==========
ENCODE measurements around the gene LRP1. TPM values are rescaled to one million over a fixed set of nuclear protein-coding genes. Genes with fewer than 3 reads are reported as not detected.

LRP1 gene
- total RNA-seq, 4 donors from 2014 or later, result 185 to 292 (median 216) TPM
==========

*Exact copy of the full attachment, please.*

ENCODE measurements around the gene LRP1. TPM values are rescaled to one million over a fixed set of nuclear protein-coding genes. Genes with fewer than 3 reads are reported as not detected.

LRP1 gene
- total RNA-seq, 4 donors from 2014 or later, result 185 to 292 (median 216) TPM